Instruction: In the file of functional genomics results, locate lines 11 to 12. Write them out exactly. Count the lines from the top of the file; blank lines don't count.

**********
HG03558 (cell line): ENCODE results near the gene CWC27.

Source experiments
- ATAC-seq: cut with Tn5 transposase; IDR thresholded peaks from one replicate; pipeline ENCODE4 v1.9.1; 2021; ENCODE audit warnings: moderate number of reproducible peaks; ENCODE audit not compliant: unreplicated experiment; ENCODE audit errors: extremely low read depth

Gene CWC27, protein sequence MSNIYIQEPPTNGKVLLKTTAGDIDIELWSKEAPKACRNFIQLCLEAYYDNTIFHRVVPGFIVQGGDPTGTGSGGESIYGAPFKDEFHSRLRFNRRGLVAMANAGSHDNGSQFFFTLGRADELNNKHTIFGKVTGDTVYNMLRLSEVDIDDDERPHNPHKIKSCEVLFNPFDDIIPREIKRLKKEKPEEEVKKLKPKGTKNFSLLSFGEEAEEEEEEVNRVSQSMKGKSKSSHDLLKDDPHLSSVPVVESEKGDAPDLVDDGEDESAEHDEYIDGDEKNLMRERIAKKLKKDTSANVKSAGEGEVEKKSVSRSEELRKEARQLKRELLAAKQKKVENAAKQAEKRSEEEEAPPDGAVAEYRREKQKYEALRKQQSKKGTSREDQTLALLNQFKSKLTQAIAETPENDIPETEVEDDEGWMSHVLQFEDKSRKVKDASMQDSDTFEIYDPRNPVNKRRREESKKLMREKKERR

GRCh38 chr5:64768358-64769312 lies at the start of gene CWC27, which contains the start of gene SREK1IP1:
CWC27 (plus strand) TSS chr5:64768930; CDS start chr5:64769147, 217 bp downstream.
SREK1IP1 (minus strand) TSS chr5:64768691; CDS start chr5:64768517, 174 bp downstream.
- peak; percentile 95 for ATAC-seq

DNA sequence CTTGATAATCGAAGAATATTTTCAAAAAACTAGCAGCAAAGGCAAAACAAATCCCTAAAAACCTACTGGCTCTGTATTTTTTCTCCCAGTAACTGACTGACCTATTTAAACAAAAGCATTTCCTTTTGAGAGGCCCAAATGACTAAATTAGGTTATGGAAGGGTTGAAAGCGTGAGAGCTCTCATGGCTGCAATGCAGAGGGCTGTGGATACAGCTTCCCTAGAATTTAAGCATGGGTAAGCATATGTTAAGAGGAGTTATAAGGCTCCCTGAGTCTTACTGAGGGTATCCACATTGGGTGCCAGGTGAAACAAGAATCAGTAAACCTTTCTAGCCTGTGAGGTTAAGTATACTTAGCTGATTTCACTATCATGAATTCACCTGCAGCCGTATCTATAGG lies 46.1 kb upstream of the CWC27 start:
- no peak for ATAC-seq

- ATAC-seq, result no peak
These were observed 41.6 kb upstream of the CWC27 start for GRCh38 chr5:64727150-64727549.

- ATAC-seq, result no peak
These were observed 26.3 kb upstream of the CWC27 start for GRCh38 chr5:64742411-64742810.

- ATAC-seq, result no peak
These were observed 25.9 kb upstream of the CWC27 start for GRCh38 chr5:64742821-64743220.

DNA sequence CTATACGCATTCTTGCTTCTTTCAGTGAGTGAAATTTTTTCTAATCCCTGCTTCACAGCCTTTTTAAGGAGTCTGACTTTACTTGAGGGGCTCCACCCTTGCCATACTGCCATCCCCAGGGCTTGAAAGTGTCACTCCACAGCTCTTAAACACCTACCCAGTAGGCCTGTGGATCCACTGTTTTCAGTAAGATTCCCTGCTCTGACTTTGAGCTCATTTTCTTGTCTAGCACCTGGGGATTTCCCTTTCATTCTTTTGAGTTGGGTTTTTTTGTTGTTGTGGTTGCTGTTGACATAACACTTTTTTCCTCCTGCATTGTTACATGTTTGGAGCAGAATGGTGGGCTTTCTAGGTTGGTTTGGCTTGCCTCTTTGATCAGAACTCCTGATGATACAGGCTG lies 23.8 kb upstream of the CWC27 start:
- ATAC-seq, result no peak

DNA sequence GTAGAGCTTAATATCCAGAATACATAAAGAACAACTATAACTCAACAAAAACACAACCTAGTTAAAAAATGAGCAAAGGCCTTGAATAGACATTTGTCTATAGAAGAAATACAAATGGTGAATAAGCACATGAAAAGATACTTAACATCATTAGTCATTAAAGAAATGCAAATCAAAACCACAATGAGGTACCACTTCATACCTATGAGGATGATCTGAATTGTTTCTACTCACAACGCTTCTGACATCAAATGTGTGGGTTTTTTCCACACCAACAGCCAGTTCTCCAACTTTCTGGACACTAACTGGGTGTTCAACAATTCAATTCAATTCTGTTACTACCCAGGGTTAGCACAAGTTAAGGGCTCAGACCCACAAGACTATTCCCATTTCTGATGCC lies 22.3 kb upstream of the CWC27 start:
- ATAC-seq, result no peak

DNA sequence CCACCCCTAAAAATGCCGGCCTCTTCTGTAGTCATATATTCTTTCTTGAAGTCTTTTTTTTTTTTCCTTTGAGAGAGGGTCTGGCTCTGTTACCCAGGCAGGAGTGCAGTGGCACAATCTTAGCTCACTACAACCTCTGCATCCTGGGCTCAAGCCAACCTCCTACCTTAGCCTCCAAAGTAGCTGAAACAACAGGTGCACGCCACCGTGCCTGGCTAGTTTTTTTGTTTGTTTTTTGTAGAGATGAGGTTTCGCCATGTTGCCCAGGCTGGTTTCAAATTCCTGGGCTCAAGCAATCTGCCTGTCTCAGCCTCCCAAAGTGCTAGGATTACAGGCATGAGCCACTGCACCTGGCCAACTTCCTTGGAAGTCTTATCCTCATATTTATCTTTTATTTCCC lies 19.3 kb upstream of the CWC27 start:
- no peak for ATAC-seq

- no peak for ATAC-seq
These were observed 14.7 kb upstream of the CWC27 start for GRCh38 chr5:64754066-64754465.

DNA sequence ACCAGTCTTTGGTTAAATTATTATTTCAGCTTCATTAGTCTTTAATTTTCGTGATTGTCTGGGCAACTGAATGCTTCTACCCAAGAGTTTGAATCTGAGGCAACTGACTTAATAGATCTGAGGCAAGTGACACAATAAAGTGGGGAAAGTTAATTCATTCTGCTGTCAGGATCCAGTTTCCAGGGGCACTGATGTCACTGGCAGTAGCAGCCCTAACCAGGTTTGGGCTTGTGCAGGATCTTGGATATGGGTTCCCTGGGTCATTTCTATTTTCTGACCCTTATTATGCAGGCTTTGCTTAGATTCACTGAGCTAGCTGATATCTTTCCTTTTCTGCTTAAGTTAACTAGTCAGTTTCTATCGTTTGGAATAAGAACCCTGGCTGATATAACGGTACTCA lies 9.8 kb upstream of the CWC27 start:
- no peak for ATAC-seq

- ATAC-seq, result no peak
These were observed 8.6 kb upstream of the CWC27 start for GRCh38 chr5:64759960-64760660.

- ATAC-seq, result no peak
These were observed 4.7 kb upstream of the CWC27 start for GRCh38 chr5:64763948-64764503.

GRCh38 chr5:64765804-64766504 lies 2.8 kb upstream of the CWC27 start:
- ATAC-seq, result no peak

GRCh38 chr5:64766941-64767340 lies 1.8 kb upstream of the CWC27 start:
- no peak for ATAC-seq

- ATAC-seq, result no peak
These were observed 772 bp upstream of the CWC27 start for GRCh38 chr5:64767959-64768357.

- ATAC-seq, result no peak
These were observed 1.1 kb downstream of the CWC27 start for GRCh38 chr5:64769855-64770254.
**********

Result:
- ATAC-seq, result no peak
These were observed 41.6 kb upstream of the CWC27 start for GRCh38 chr5:64727150-64727549.